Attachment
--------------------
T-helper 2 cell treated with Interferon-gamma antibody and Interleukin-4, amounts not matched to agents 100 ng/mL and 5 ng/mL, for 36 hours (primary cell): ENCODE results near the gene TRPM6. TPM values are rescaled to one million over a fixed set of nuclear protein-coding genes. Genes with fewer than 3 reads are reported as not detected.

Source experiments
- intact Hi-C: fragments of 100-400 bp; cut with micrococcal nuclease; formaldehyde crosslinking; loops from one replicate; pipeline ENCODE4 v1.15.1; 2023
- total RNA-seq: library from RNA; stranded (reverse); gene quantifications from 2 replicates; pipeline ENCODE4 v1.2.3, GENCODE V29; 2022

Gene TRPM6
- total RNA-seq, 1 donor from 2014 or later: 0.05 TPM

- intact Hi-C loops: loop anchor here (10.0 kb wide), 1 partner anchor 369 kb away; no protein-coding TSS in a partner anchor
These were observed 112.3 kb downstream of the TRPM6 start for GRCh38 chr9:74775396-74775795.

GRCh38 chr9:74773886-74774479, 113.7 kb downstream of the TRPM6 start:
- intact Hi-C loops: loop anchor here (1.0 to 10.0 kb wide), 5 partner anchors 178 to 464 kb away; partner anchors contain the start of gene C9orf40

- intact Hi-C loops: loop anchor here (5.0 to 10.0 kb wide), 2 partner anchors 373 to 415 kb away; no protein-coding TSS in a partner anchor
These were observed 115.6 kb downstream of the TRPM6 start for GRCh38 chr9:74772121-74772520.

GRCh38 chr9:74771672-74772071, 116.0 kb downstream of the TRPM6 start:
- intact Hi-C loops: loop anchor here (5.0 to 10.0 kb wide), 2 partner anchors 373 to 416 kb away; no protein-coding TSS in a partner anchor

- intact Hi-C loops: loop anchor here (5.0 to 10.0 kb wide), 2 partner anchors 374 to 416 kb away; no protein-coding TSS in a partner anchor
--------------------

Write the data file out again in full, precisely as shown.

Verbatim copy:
T-helper 2 cell treated with Interferon-gamma antibody and Interleukin-4, amounts not matched to agents 100 ng/mL and 5 ng/mL, for 36 hours (primary cell): ENCODE results near the gene TRPM6. TPM values are rescaled to one million over a fixed set of nuclear protein-coding genes. Genes with fewer than 3 reads are reported as not detected.

Source experiments
- intact Hi-C: fragments of 100-400 bp; cut with micrococcal nuclease; formaldehyde crosslinking; loops from one replicate; pipeline ENCODE4 v1.15.1; 2023
- total RNA-seq: library from RNA; stranded (reverse); gene quantifications from 2 replicates; pipeline ENCODE4 v1.2.3, GENCODE V29; 2022

Gene TRPM6
- total RNA-seq, 1 donor from 2014 or later: 0.05 TPM

- intact Hi-C loops: loop anchor here (10.0 kb wide), 1 partner anchor 369 kb away; no protein-coding TSS in a partner anchor
These were observed 112.3 kb downstream of the TRPM6 start for GRCh38 chr9:74775396-74775795.

GRCh38 chr9:74773886-74774479, 113.7 kb downstream of the TRPM6 start:
- intact Hi-C loops: loop anchor here (1.0 to 10.0 kb wide), 5 partner anchors 178 to 464 kb away; partner anchors contain the start of gene C9orf40

- intact Hi-C loops: loop anchor here (5.0 to 10.0 kb wide), 2 partner anchors 373 to 415 kb away; no protein-coding TSS in a partner anchor
These were observed 115.6 kb downstream of the TRPM6 start for GRCh38 chr9:74772121-74772520.

GRCh38 chr9:74771672-74772071, 116.0 kb downstream of the TRPM6 start:
- intact Hi-C loops: loop anchor here (5.0 to 10.0 kb wide), 2 partner anchors 373 to 416 kb away; no protein-coding TSS in a partner anchor

- intact Hi-C loops: loop anchor here (5.0 to 10.0 kb wide), 2 partner anchors 374 to 416 kb away; no protein-coding TSS in a partner anchor